b. Skilled manpower is not required for the construction of stretcher bond.
Disadvantages of Stretcher Bond
Some of the disadvantages of the stretcher bond can be listed as follows:
a. Stretcher bond cannot be used in case of full-width thick brick walls as they are suitable only for half brick thick walls such as the partition walls.
b. When the structure has long span or height, the masonry walls cannot be constructed using the stretcher bond as it cannot withstand the loads imposed.
c. For landscaping and architectural masonry constructions, stretcher bond is not desirable.
b. Header Bond
As the name itself implies, header bond is formed by utilizing the header face of the brick. The header is the shorter square face of the brick as seen in the elevation.
Header bond is similar to the stretcher bond except that the header faces of the bricks are exposed. Also, unlike the stretcher bond, header bond is used for the walls with full brick thickness.
Header bond is also sometimes referred to as the heading bond. The arrangement of the bricks is done such that the overlap is equal to half the width of the brick. This is accomplished by using three-quarter brickbats as quoins i.e. the offsets are made by half a brick.
The header bond is desirable in case of curved brick masonry construction such as curved brick walls.
Advantages of Header Bond
Some of the advantages offered by the header bond can be listed as follows:
a. It is easy and simple to construct.
b. Skilled manpower is not required for the construction as in stretcher bond.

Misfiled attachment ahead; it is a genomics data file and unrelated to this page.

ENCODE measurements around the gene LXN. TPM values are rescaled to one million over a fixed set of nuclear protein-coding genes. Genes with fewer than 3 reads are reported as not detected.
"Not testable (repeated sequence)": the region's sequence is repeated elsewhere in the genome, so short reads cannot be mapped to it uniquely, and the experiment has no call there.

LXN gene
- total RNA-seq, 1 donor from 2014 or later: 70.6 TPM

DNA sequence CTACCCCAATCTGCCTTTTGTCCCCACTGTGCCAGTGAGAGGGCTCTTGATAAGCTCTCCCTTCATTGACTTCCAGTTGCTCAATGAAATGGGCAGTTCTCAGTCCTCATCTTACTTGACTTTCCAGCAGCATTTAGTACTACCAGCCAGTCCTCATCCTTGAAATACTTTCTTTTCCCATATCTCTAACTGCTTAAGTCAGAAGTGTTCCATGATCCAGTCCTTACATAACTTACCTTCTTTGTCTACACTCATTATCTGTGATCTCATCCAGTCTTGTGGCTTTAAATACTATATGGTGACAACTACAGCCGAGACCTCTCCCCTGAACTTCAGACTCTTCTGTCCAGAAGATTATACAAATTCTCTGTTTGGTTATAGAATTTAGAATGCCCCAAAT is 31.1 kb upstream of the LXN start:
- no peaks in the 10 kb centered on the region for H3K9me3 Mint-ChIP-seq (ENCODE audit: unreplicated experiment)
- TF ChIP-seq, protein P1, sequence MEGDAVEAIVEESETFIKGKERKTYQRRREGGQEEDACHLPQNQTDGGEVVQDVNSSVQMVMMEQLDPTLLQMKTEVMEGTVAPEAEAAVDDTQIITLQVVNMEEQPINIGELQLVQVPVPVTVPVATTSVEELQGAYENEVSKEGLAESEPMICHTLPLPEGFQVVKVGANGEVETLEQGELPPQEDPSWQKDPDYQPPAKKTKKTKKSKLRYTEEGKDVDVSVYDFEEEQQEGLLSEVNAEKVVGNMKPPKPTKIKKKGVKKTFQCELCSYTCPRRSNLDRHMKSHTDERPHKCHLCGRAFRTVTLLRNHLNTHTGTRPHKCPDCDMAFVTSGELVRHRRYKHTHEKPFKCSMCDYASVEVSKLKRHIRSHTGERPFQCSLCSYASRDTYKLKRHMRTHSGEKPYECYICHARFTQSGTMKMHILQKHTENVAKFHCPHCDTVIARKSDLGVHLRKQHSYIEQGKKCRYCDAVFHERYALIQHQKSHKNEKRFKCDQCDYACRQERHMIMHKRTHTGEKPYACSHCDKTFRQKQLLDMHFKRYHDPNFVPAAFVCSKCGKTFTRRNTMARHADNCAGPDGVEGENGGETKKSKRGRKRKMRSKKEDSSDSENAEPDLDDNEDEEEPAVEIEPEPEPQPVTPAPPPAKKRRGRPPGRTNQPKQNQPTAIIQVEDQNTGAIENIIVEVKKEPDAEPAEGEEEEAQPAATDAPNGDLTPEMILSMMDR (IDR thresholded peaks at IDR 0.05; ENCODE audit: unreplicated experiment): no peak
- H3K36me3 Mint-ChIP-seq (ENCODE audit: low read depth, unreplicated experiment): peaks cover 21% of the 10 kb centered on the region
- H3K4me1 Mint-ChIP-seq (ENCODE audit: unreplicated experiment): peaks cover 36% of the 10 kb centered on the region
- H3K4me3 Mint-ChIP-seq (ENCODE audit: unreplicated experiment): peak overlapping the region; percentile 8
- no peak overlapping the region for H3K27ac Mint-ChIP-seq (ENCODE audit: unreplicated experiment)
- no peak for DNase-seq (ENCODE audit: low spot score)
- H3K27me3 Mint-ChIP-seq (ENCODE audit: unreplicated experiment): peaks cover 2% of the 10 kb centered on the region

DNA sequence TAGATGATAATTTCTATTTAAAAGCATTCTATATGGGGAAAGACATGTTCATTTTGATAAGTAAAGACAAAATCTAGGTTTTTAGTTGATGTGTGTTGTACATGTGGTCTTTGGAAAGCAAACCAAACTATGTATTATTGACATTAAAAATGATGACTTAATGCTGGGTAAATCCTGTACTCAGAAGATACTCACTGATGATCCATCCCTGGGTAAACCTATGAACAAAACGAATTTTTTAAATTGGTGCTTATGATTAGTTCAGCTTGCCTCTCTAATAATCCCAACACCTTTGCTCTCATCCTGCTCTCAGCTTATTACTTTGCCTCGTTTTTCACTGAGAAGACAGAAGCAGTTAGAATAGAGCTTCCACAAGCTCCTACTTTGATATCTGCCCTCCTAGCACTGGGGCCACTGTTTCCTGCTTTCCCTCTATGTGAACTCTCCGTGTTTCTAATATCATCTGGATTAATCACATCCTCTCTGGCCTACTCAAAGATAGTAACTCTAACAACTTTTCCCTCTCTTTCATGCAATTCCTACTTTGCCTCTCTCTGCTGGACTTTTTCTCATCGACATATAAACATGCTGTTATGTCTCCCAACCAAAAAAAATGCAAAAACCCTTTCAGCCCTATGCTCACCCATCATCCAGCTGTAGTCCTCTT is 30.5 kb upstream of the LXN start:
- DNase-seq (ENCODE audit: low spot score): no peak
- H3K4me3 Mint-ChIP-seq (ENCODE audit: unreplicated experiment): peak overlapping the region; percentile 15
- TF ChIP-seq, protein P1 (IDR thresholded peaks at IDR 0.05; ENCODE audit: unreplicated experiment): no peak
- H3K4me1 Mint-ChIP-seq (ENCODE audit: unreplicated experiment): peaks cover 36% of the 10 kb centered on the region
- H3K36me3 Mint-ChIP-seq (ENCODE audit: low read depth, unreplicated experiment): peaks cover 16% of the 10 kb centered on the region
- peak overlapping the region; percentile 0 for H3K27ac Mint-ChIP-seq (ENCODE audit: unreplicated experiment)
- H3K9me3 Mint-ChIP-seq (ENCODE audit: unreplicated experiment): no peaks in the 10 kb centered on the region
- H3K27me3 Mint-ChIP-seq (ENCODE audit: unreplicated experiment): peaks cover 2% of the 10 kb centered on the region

Disadvantages of Header Bond
Some of the disadvantages of header bond can be listed as follows:
a. It does not have considerable strength in the direction of the wall.
b. It is not desirable for the construction of aesthetically important masonry structures.
c. English Bond
English bond essentially consists of alternate header courses and stretcher courses of bricks. The overlap in English bond is formed by inserting a queen closer next to a quoin header. It is mostly used in Asian countries like India, Bangladesh, etc. It is more strong and durable as compared to header and stretcher bond.
Advantages of English Bond
Some of the advantages offered by the English bond can be listed as follows:
a. It offers great strength and stability.
b. It can be used for the construction of masonry walls of almost all thickness.
c. Highly skilled manpower is not required for the construction of such a bond.
Disadvantages of English Bond
Some of the disadvantages of English bond can be listed as follows:
a. It is not very aesthetically pleasing.
b. This type of bond construction is comparatively expensive.
c. There is a higher possibility of moisture ingress through the traverse joints.
d. Flemish Bond
Flemish bond is brick bond in which each course essentially consists of alternately placed headers and stretchers. The bond is thus developed by laying the header face and the stretcher face of the brick alternately in mortar such that every alternate course begins with a quoin header at the corner. To the next of quoin header, quoin closer is placed in alternate courses to develop face lap. In Flemish bond, the header face is centrally supported over the stretcher below it.